1997-10-03 - update.339 (fwd)

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From: Jim Choate <ravage@ssz.com>
To: cypherpunks@ssz.com (Cypherpunks Distributed Remailer)
Message Hash: 4bd7a1d52984381b1654807ed21cfa316ded94b1e3713ed414125a27e1352bc4
Message ID: <199710030500.AAA29731@einstein.ssz.com>
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UTC Datetime: 1997-10-03 04:46:22 UTC
Raw Date: Fri, 3 Oct 1997 12:46:22 +0800

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From: Jim Choate <ravage@ssz.com>
Date: Fri, 3 Oct 1997 12:46:22 +0800
To: cypherpunks@ssz.com (Cypherpunks Distributed Remailer)
Subject: update.339 (fwd)
Message-ID: <199710030500.AAA29731@einstein.ssz.com>
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> From physnews@aip.org Thu Oct  2 16:07:42 1997
> Date: Thu, 2 Oct 97 12:42:29 EDT
> From: physnews@aip.org (AIP listserver)
> Message-Id: <9710021642.AA00390@aip.org>
> To: physnews-mailing@aip.org
> Subject: update.339
> PHYSICS NEWS UPDATE                         
> The American Institute of Physics Bulletin of Physics News
> Number 339  October 1, 1997   by Phillip F. Schewe and Ben
> Stein
> Nuclear magnetic resonance (NMR) isn't just an imaging
> technique, but a valuable spectroscopic tool for deducing the
> chemical environment and structural layout of atoms in different
> environments. This is because the NMR spectrum of an atom (or
> to be more precise, the spectrum of the atom's nuclear magnetic
> states) is different depending on the local geometry, just as an
> atom's allowed electron energies will be different if the atom is
> suddenly lodged in a crystal with many other atoms.  Previous
> NMR theories have been able to explain accurately what the
> NMR spectrum ought to be only for atoms or atom clusters in
> isolation. Now, physicists at UC Berkeley (Steven Louie,
> louie@jungle.berkeley.edu, 510-642-1709) have devised a
> method which for the first time makes possible rigorous
> calculations of the NMR spectra of extended systems such as
> crystals, surfaces, polymers, or even amorphous materials; given
> the coordinates of the atoms, the Berkeley researchers were able
> to predict the spectrum. They tried out their theory on an
> industrially important material---synthetic diamond films used,
> for example, as coatings for tools and engine parts.  The
> prediction of the NMR spectrum for carbon atoms in the diamond
> films was in close agreement with the observed spectrum. 
> (Francesco Mauri et al., Physical Review Letters, 22 Sept.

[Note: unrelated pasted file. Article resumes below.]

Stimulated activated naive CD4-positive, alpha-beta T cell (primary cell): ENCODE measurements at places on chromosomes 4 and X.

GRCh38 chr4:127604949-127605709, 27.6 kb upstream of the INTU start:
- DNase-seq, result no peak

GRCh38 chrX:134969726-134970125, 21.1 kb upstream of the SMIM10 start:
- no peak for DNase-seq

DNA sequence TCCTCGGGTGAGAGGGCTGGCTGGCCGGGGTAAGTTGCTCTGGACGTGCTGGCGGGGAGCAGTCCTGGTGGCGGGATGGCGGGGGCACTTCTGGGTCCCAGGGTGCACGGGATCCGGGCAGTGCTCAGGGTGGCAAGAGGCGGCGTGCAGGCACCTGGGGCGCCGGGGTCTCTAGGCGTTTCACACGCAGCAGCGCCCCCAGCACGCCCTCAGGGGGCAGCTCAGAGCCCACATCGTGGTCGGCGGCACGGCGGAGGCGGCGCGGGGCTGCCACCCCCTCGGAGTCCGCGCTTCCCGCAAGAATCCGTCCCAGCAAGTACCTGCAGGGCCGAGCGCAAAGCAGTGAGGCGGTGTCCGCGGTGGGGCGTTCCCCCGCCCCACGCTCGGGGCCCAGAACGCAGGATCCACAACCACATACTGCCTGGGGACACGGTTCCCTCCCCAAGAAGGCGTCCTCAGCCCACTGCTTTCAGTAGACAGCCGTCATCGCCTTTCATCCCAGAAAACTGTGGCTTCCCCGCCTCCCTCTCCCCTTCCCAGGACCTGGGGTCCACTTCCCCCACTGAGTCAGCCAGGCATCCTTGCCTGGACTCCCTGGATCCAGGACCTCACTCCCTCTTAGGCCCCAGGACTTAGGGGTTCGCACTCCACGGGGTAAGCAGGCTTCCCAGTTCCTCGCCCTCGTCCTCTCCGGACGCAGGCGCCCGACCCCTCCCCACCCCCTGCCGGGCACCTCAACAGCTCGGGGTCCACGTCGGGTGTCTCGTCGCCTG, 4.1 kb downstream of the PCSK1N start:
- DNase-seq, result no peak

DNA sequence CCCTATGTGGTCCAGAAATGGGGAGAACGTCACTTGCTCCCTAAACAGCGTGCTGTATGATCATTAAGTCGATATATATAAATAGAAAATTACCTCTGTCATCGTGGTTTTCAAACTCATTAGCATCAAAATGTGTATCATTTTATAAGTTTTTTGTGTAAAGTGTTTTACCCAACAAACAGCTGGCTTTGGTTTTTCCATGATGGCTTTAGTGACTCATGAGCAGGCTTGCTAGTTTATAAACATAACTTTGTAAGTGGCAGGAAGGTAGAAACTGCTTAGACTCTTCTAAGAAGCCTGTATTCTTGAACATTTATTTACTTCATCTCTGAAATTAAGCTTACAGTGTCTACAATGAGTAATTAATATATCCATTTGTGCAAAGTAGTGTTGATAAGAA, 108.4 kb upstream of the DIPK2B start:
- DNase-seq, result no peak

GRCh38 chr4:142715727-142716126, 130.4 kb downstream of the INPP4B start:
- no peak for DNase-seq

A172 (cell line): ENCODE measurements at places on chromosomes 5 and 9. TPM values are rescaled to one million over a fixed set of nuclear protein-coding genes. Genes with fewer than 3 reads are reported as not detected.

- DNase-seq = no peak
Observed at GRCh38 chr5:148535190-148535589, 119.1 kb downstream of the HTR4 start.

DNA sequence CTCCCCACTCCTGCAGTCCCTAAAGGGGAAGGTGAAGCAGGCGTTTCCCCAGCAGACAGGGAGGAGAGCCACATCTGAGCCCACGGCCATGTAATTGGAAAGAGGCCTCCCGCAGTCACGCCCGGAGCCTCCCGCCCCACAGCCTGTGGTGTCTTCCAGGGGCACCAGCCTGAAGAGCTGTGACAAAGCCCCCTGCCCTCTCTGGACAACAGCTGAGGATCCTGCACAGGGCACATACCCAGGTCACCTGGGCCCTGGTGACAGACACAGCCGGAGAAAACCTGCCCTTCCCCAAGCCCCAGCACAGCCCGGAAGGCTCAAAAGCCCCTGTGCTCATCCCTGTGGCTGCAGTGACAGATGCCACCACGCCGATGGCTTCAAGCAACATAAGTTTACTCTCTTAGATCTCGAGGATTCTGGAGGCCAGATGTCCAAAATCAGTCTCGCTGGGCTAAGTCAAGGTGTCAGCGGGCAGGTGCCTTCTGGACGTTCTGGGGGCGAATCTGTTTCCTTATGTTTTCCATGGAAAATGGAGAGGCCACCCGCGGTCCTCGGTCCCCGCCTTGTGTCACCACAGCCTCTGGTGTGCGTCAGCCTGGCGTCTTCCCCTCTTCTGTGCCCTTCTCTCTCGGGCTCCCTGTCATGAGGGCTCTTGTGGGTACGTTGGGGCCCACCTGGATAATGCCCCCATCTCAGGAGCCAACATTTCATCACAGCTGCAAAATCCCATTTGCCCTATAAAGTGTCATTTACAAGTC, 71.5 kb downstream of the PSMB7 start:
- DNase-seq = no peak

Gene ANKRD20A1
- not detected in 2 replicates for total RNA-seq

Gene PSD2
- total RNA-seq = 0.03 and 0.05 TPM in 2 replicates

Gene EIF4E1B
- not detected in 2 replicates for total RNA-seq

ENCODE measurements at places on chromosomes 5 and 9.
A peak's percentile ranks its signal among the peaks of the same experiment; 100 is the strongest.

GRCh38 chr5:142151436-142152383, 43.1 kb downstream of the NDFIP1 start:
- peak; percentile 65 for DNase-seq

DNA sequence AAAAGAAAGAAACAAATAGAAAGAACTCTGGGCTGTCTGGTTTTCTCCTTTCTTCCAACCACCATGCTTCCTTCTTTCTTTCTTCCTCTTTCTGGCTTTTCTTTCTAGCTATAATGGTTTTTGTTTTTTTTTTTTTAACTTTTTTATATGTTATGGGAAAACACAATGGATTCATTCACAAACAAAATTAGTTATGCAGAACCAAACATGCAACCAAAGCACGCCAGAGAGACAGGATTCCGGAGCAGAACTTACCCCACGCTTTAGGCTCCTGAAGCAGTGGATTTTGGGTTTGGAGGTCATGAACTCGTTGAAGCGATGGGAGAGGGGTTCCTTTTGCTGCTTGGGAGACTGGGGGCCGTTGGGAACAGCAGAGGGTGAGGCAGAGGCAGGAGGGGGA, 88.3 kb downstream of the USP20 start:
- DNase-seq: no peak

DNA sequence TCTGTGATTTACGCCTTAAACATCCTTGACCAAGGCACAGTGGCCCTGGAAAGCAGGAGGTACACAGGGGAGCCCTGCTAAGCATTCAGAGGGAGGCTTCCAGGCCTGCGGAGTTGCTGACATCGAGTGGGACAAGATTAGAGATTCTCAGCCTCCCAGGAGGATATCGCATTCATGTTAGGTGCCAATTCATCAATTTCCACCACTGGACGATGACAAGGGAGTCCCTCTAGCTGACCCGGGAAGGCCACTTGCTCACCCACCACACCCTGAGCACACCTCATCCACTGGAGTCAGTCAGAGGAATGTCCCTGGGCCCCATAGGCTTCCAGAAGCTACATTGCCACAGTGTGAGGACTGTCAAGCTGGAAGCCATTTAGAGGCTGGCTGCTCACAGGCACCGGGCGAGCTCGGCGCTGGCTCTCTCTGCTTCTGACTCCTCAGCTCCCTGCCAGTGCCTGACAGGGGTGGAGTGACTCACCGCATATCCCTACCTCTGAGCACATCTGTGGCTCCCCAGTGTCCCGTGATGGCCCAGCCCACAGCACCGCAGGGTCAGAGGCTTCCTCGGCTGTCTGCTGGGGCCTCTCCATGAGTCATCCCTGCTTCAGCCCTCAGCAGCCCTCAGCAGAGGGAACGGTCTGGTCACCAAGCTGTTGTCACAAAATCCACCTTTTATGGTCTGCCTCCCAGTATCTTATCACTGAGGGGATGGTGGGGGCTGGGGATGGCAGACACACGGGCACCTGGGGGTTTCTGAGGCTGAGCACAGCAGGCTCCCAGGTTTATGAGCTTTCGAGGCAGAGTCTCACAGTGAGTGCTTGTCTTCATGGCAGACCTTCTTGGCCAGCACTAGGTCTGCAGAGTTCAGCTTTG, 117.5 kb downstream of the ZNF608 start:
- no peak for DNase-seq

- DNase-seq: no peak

> 1997.)

Hell of a way to reverse-engineer just about anything. How long you figure
it will be before they start coming out wit industrial units just for
materials analysis?  I wonder how good it would be at determing the layout
of a die through the carrier...

> Scanning tunneling microscopes (STM) provide pretty pictures of
> atoms and can even be used to pluck single atoms from the
> sample surface.  But often the identity of that atom (especially if
> it is an impurity) remains unknown.  Physicists at Arizona State
> (John Spence, Uwe Weierstall, weierstall@asu.edu) have
> addressed this problem.  First, they use a small voltage to remove
> a surface atom or molecule with an STM probe; then a larger
> voltage launches the object from the probe toward a distant
> detector.  A measurement of the time of flight (TOF) supplies a
> mass-to-charge ratio for the mystery particle, which in most cases
> will supply the identity of the unknown species. The best
> resolution achieved by other methods of chemical identification
> on surfaces is about 2 nm.  This new STM + TOF identification,
> with essentially atomic-level resolution, should be handy in a
> number of research areas, such as catalysis and the study of the
> role of foreign atoms at kinks and steps in crystal growth.  This
> work will be reported in a session (NS-TuA, Oct. 21) at the
> upcoming meeting of the American Vacuum Society (Oct. 20-24
> in San Jose). The program for this meeting can be viewed on the
> Internet at this address:
> www.vacuum.org/symposium/program.html.  (General press
> contact at the meeting: 408-271-6000.)

Pretty nifty materials analysis tool. Maybe they should shoot the atom toward
the NMR...

> problems of using high temperature superconductors as wires in
> magnets is that the bundles of magnetic field lines that normally
> stay put in the presence of low currents start to move around
> (dissipating energy thereby) when larger currents are sent through
> the wire sample. Scientists working at Los Alamos have now
> used a proton beam to induce nuclear fission in mercury atoms in
> a mercury/copper oxide superconductor.  The defects caused by
> the fissioning atoms splay out in all directions in the
> superconductor crystal and help to snag the wayward field lines.
> This permits the sample to carry much more current.  (Nature, 18
> Sept.) 

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